30. Mike Ingenito

    so tell me,what’s more energy efficiant A hot water heater, or Tankless water heater?

  31. Brandon

    The outdoor temperature for a heat pump is key. COP for resistive heating is always 1 but your heating capacity doesn’t change with temperature. Heat pumps are more efficient, COP above 2, but when it gets below a certain temperature, where your outdoor coil starts to freeze, heat pumps are useless. I’m not a HVAC distributor but I believe Florida doesn’t benefit from a heat pump as much as other states.

  32. marty metzger

    So how much do I spend on a heat pump installation to save a whooping $75 / year

  33. John

    “What’s the best way to heat a Florida home”
    A little info on what exactly a heat strip and a hear pump are, would have been helpful for this reply.

  34. Norman

    I live in north Florida. I have a heat pump downstairs and a water cooled heat pump upstairs.
    The water cooled unit produces an incredible amount of heat in the winter maybe 3 times as much as the air cooled one as the well water is 72 degrees.
    You need a shallow well and of course the pump uses electricity. This would not be economic further south.

  35. MATH

    You are so right! I HATE the heat pump in the winter time, you might as well turn on the fans, because if it is really cold that’s what you get. If we ever change again we are going with gas heat!

  36. Drew Morris

    My heat pump stops heating when the temperature gets close to freezing.

  37. Ray Carpenter

    I would think that since you are running the compressor twice the amount of time using it for cooling and heating with a heat pump, you are taxing that unit too much so that you will have to replace it at a cost much more than you would save if you used the heating strips.

  38. Robert Linehan

    Is a heat pump as efficient at cooling as a similiar size and efficiency standard air conditioner? Thanks.

  39. Robert Hall

    Why dont you post the vast improvement in energy savings that can be attained by replacing older standard pool pumps with a new variable speed pump?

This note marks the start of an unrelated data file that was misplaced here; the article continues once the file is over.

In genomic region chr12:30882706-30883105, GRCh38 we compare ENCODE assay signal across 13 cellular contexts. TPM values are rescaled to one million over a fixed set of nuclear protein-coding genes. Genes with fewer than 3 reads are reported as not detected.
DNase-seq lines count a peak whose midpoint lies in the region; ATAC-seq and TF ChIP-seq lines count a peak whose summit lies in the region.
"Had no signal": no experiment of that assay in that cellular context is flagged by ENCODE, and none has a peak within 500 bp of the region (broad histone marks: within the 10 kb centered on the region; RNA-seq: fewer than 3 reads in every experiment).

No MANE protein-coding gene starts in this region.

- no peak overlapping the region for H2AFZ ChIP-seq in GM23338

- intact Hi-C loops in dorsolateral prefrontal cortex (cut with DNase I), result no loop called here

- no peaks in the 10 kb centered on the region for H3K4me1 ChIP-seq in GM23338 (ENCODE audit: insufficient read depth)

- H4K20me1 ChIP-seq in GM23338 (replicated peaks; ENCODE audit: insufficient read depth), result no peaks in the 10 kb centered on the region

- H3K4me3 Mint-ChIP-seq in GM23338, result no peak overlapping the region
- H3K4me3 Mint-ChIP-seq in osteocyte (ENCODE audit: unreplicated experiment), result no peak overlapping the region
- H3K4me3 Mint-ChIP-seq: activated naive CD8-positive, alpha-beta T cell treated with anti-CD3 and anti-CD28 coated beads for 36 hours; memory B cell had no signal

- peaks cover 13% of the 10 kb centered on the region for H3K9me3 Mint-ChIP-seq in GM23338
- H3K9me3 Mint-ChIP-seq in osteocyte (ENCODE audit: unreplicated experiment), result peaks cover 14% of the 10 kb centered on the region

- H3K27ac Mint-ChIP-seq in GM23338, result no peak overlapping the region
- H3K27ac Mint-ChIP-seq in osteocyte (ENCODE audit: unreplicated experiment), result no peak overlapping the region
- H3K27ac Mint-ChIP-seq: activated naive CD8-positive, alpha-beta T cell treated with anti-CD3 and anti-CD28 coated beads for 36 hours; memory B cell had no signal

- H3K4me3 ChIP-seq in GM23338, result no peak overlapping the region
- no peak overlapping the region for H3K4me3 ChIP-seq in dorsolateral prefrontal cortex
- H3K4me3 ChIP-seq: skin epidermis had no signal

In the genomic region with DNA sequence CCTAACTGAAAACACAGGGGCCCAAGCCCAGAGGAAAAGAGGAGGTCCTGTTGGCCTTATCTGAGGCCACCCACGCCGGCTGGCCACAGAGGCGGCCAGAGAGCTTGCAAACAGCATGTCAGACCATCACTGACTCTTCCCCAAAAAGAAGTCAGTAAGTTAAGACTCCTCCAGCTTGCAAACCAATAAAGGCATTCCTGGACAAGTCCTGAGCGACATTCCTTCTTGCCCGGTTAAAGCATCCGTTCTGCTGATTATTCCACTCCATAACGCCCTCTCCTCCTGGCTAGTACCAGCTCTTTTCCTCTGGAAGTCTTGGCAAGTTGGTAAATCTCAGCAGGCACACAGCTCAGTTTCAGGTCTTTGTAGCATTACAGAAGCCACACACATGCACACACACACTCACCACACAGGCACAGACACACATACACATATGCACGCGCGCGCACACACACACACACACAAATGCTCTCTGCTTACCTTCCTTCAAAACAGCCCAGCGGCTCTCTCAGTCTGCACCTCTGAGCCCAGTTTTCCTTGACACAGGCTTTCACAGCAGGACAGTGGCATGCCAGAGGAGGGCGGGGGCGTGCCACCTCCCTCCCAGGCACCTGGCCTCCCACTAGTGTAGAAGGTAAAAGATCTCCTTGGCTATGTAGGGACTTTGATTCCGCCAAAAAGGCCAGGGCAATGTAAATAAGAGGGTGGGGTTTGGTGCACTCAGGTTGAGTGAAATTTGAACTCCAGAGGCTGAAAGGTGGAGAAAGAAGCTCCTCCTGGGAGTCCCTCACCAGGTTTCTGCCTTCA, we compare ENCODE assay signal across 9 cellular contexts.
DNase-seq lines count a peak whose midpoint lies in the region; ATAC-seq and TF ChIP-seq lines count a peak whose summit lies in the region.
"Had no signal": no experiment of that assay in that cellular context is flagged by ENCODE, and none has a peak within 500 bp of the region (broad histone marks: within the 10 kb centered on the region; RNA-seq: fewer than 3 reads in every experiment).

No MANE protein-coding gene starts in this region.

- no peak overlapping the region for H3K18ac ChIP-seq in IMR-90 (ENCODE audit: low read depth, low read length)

I opted to replace a srandard pump $250 with a variable speed at $830 and now that is in use I will get back my 830 investment in about 30 months!

  40. Craig

    I recently went through this analysis in replacing a central air conditioning system for a home in West Palm Beach. I found that the heat pump systems had a lower SEER rating than the more common strip systems. Thus, I would have to give up efficiency in air conditioning to use heat pump heating over strip heating. Given that we have only three or four heating days a year here, I elected not to give up the higher SEER rating to have greater heating efficiency for those three or four days.

  41. Tracy

    We had a heat pump installed a couple of years ago. It was the best decision we ever made. I live in Martin County, so it can get down in the 40s every winter. The year we put in the heat pump It was 28 degrees in January. We installed it at the end of December. Our bill for the last monthon heat strips was $289, for January it was $89. My bills in the winter were always higher when heat was required, than they were in the summer using A/C. The $200 difference was so drastic that my late husband thought it was a mistake. My bills are consistently between $50 and $70 a month in the winter. I am thrilled with my heat pump.

  42. mat

    Are room airconditioners more efficient than central?

    Mat
    Thanks

  43. Paul

    I live in Indian River County and here and I would say everyone in penisular Florida can benefit from a heat pump. When I replaced om old standard A/C system I went “for a few dollars more” for the heat pump and love it. The heat strips give you a blast of hot air then turn off. The pump gives you moderately hot air over a longer time and is much more comfortable and is less expensive to operate. It is a no-brainer.

  44. paul yorke

    Before you buy a heat pump google ‘stinky socks syndrome’, it might change your mine. I wish I knew about it.

  45. John Miller

    For years I talked to my customer – Florida Heat
    Pump (FHP) (owned by BASF). They are the second largest
    Heat Pump manufacturer in the USA. Their engineers
    said their Heat Pumps worked great in areas where
    there was clean water. Most of Florida has water
    that is too clogged with organic matter for
    their Heat Pumps. This well water is full of decaying vegetation. The vegetation matter clogs